TITLE

Specialty pharmacies and other restricted drug distribution systems: Financial and safety considerations for patients and health-system pharmacists

AUTHOR(S)
Kirschenbaum, Bonnie E.
PUB. DATE
December 2009
SOURCE
American Journal of Health-System Pharmacy;12/15/2009 Supplement, pS13
SOURCE TYPE
Academic Journal
DOC. TYPE
Article
ABSTRACT
Purpose. To discuss the role of restricted drug distribution systems in the implementation of risk evaluation and mitigation strategies (REMS), health-system pharmacists’ concerns associated with the use of specialty pharmacies and other restricted drug distribution systems, reimbursement policies for high-cost specialty drugs, supply chain models for traditional and specialty drugs, and emerging trends in the management of and reimbursement for specialty pharmaceuticals. Summary. Restricted drug distribution systems established by pharmaceutical manufacturers, specialty pharmacies, or other specialty suppliers may be a component of REMS, which are required by the Food and Drug Administration for the management of known or potential serious risks from certain drugs. Concerns of health-system pharmacists using specialty suppliers include access to pharmaceuticals, operational challenges, product integrity, financial implications, continuity of care, and patient safety. An ambulatory care patient taking a specialty drug product from home to a hospital outpatient clinic or inpatient setting for administration, a practice known as “brown bagging,” raises concerns about product integrity and institutional liability. An institution’s finances, tolerance for liability, and ability to skillfully manage the processes involved often determine its choice between an approach that prohibits brown bagging but is costly and one that permits the practice under certain conditions and is less costly. The recent shift from a traditional supply chain model to a specialty pharmacy supply chain model for high-cost pharmaceuticals has the potential to increase pharmaceutical costs for health systems. A dialogue is needed between health-system pharmacists and group purchasing organizations to address the latter’s role in mitigating the financial implications of this change and to help clarify the safety issues. Some health plans have shifted part of the cost of expensive drugs to patients by establishing a fourth tier of drugs with a large copayment based on a substantial percentage of the cost of the drug. The number and cost of specialty drugs are expected to increase in the future. New approaches and reimbursement models are emerging to manage the high cost of new pharmaceuticals. Conclusion. Health-system pharmacists can improve drug safety and manage costs by collaborating with group purchasing organizations, establishing policies for brown bagging, and making efforts to reconcile drug therapy provided in different settings through traditional drug channels and specialty pharmacies or other restricted drug distribution systems.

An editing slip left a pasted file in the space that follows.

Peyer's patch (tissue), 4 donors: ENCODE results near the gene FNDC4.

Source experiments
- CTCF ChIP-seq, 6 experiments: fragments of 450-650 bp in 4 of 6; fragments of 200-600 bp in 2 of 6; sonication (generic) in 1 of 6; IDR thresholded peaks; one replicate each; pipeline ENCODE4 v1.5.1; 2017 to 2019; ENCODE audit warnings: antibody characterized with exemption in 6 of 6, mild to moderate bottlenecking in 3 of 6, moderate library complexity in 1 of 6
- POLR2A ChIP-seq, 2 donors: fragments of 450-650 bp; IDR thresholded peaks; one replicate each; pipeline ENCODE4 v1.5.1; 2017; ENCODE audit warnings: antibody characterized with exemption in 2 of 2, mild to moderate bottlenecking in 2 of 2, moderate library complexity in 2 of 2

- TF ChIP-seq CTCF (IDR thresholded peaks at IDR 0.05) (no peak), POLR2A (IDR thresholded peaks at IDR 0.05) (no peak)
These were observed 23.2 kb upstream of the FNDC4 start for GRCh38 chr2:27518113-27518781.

ACCESSION #
48713206

 

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